busy few days

Friday and Saturday were awesome research days at the British Library. I found some really juicy stuff that’s going to be very useful. I was there yesterday from 9:30 until closing at 5:00 yesterday, and I was so excited by what I was finding that I didn’t want to leave.

My time has not been filled only with work, however. Friday night I saw a very good production of Henry IV Part 1 with Laurie and her friend Jessica at the National Theatre. Tuesday night we’ll catch the second part. Jessica totally kicks ass for landing tickets to supposedly sold-out shows.

Last night my friend Nancy and I headed out to the hip joint of the moment, which goes by the name of the Boogaloo. It’s supposed to be the place to see and be seen, but it seemed just like any other pub I’ve been to in London. Well, there was one difference: the beer was about twice as expensive. Still, it was fun to hang out there, and the way the juke box works is pretty cool. The rumor is that Coldplay went there once to take in (or contribute to) the vibe and got angry when no one recognized them.

Today was an eighteenth-century geek’s idea of paradise. Nancy and I shared a delicious lunch at a Thai restaurant, then visited Dennis Severs’ House (see photo below), which is one part living history site and two parts happening.

Subsequently, we walked up City Road to John Wesley’s chapel, built in the 1760s, and to Bunhill Fields, the Nonconformists’ cemetery right across the street.

The Museum of London was our next stop, and coincidentally enough, there is a sculpture next to the entrance that marks the site of John Wesley’s conversion experience; Wesley described feeling a “strange warming of the heart” while walking along Aldersgate Street. Not exactly the most dramatic of descriptions given that some of Wesley’s evangelical peers were passing out and speaking in tongues.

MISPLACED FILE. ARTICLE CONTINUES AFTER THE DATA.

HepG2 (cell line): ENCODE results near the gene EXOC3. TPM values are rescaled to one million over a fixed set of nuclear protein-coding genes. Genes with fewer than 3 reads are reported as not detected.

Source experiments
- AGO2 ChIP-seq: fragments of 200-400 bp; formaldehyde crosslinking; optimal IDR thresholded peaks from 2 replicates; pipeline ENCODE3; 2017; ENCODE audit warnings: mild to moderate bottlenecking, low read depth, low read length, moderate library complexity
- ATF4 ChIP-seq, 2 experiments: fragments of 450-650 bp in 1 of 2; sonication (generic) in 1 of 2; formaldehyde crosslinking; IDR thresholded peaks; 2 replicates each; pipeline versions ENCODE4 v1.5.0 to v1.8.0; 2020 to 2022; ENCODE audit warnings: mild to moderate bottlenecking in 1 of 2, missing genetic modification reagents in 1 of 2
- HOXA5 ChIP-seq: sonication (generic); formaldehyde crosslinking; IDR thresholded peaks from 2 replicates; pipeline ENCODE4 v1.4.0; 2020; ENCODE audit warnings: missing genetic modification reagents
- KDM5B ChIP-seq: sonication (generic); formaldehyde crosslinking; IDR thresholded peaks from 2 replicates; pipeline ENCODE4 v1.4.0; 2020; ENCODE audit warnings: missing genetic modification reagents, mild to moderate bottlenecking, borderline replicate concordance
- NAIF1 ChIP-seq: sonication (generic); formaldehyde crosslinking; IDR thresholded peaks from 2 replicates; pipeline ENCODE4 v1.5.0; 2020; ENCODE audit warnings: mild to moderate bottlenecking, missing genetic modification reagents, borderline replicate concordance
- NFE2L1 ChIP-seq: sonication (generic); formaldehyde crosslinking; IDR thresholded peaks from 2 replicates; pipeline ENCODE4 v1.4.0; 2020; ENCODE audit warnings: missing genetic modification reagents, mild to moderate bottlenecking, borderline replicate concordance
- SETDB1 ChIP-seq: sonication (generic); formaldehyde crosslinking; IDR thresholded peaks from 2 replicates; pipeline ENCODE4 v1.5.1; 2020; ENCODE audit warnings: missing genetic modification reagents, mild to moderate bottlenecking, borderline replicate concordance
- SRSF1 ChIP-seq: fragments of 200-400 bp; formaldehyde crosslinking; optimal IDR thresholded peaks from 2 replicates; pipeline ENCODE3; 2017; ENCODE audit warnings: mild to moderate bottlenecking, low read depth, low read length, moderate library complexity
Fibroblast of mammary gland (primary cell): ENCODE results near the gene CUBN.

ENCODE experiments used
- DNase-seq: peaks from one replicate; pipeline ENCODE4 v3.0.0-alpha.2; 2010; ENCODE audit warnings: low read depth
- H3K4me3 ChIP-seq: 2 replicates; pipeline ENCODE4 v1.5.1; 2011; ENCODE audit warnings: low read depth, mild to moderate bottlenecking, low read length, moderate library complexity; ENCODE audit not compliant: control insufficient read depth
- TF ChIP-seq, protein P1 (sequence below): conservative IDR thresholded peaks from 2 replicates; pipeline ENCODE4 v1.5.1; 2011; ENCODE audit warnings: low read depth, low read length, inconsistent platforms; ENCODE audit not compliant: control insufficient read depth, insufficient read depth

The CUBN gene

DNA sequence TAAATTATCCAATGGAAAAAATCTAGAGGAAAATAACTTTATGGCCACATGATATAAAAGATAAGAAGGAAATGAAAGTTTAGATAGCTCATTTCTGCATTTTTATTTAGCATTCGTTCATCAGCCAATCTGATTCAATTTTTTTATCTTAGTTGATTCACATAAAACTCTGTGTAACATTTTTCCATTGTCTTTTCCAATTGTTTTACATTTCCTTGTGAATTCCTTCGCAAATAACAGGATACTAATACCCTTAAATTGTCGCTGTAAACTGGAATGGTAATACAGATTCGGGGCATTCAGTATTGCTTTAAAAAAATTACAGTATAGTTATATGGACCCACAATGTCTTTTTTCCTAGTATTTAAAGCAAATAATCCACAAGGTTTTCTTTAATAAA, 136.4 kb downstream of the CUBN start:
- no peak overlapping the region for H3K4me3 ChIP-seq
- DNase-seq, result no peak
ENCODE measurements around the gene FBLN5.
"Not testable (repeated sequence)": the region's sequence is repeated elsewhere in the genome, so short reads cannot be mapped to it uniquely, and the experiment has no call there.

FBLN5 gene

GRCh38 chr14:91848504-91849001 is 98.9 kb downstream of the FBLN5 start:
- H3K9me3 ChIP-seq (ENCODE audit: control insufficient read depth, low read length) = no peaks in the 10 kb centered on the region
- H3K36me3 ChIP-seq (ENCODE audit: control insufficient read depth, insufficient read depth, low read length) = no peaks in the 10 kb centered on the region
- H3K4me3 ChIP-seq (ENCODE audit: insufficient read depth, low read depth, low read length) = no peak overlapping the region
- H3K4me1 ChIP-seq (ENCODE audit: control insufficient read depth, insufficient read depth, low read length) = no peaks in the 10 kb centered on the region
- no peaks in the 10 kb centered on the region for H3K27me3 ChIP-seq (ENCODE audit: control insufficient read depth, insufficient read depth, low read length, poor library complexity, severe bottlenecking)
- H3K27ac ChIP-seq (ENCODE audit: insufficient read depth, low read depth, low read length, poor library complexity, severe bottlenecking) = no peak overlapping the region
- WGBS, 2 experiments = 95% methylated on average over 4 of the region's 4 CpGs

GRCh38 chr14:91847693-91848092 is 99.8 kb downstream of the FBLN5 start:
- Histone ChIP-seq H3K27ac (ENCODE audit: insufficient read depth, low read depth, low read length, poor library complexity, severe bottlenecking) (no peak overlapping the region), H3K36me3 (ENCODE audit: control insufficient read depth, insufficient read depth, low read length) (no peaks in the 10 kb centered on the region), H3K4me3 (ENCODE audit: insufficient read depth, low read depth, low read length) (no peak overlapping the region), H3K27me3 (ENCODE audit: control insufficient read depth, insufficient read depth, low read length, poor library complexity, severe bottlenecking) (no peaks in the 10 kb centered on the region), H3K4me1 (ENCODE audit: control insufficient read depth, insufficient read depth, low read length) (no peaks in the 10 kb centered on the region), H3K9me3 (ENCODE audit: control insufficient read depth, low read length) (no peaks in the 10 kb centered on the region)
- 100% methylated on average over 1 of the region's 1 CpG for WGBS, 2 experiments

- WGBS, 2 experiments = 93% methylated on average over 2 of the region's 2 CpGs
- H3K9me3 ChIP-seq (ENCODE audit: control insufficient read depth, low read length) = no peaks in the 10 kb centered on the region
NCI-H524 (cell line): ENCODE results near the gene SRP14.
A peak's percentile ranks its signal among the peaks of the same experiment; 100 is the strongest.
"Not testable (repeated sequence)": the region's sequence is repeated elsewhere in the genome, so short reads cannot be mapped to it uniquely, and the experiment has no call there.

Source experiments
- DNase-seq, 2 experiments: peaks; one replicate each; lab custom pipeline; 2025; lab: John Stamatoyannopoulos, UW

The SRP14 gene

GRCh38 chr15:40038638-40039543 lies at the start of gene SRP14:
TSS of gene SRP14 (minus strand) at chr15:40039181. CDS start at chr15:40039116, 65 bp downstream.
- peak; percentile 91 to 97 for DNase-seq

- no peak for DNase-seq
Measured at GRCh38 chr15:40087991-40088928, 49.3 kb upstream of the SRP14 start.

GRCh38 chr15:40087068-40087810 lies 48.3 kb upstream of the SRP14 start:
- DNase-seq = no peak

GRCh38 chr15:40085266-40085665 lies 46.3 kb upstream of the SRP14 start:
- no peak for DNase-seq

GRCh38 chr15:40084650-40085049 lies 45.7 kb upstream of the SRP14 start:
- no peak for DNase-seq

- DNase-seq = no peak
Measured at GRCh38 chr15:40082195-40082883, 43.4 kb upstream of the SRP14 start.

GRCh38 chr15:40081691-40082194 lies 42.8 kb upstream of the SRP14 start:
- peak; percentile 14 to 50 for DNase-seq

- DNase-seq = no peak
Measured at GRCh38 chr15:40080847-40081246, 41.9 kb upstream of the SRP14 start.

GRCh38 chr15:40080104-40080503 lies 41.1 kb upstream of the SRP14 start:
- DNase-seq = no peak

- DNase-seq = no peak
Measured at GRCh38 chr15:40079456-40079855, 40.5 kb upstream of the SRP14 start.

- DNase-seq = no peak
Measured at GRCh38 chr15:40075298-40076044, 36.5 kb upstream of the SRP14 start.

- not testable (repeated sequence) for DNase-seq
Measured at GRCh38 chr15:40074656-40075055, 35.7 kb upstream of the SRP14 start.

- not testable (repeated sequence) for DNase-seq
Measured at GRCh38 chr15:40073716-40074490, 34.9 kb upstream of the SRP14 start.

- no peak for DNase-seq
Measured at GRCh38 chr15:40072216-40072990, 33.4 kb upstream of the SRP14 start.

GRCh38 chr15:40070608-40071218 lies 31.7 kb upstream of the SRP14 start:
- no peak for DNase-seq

The Museum of London is a well-done presentation of the history of the city, with artifacts from the last several hundred years. We each bought a reproduction of a 1745 London map, and then headed straight for the Restoration and eighteenth-century sections, which has an exhibit on the Great Fire of 1666, and then several other exhibits organized thematically around themes like “printing” or “prison.” Perhaps I’m making it sound too dry, but it really is well done. I especially like this “sermon glass”.

Next on the agenda: more walking! We ended up at a pub for a couple of pints of John Courage (produced by a brewery founded in 1787), and capped off the day with dinner at an Indian restaurant of my favorite kind.

Now I’m going to bed…

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research update

Just a quick note here, dear reader, as I’m grabbing some free WiFi in a dining hall with an etiquette notice forbidding the use of laptops. My flight over was fine, and I managed to put in a brief appearance yesterday at the British Library, even though my lack of sleep made me feel like a real zombie, not just the Internet kind. As fate would have it, I encountered a former student who is now finishing up his PhD in English. I last saw him when he was a freshman in one of my sections of intro to British literature at the University of Maryland. Time flies!

I’m looking at British evangelical periodicals at the BL, and I may have more to say about the fruits of my research in the coming days. Or I may keep it to myself until print publication. What’s interesting is that I’m seeing the same names involved in these publishing ventures crop up again and again.